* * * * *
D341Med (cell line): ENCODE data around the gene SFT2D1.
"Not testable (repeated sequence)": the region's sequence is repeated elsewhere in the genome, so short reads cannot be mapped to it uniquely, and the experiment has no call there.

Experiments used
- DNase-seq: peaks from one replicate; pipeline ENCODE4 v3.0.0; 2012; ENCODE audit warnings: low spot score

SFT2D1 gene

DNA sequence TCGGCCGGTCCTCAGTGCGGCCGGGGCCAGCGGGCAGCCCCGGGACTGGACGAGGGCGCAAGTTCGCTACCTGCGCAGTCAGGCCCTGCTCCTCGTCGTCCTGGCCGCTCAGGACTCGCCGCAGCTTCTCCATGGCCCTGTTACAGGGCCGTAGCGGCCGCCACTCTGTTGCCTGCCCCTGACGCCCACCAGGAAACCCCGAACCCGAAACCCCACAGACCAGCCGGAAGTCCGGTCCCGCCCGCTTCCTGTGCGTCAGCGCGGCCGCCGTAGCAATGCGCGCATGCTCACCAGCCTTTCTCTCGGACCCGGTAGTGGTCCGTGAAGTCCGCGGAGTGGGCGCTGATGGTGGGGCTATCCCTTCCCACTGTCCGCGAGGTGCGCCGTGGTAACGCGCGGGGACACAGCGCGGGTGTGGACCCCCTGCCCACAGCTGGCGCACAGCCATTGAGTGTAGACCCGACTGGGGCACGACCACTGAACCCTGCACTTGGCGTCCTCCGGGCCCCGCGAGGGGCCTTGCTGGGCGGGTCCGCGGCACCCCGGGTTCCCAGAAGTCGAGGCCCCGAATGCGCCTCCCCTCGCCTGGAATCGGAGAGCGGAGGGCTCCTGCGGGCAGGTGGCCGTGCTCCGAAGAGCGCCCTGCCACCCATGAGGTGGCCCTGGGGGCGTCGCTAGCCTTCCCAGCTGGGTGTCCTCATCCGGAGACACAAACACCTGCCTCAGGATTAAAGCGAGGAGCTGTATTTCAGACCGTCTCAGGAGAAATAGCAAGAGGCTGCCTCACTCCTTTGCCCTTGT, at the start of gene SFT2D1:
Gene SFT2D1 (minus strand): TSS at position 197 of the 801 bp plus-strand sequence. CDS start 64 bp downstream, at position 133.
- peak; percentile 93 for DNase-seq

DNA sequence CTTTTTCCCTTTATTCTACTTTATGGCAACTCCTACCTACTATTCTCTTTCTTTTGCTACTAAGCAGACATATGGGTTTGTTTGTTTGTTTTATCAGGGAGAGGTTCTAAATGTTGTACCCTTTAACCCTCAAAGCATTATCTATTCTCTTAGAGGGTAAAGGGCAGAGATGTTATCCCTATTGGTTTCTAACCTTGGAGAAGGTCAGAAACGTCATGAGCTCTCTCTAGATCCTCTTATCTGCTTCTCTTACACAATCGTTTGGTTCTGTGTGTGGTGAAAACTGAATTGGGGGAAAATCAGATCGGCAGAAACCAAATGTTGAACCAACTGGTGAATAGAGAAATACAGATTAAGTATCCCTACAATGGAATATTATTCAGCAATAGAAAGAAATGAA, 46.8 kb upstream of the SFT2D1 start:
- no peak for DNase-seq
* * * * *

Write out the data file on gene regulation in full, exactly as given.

D341Med (cell line): ENCODE data around the gene SFT2D1.
"Not testable (repeated sequence)": the region's sequence is repeated elsewhere in the genome, so short reads cannot be mapped to it uniquely, and the experiment has no call there.

Experiments used
- DNase-seq: peaks from one replicate; pipeline ENCODE4 v3.0.0; 2012; ENCODE audit warnings: low spot score

SFT2D1 gene

DNA sequence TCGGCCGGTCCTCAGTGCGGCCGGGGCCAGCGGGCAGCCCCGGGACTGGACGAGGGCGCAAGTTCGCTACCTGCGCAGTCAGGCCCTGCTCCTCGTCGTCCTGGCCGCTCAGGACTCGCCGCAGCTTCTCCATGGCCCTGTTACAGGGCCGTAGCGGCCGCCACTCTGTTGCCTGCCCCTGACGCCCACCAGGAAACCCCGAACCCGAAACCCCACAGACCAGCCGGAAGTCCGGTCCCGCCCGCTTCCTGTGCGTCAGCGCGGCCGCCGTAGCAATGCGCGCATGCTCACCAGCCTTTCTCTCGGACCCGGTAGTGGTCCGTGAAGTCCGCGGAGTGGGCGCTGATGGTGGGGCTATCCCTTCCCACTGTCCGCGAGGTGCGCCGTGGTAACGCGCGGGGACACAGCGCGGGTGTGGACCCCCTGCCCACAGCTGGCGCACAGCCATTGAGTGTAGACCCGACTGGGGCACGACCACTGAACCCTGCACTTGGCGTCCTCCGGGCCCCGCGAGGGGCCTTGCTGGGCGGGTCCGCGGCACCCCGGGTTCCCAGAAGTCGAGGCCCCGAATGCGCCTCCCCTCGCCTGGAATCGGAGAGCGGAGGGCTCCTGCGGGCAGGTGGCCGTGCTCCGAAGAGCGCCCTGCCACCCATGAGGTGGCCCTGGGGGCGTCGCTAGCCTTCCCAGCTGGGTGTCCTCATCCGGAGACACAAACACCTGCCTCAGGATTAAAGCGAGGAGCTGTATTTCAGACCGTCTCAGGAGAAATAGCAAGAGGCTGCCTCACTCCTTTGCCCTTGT, at the start of gene SFT2D1:
Gene SFT2D1 (minus strand): TSS at position 197 of the 801 bp plus-strand sequence. CDS start 64 bp downstream, at position 133.
- peak; percentile 93 for DNase-seq

DNA sequence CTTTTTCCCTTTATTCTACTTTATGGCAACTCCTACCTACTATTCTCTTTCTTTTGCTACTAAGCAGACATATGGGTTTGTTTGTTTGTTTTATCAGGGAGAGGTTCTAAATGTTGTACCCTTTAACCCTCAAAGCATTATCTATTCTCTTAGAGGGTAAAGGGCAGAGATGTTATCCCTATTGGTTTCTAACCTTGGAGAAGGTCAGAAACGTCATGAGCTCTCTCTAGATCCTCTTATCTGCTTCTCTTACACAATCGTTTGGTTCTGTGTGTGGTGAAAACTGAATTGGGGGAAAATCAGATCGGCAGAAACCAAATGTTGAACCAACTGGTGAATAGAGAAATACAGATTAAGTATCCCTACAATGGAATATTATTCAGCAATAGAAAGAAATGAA, 46.8 kb upstream of the SFT2D1 start:
- no peak for DNase-seq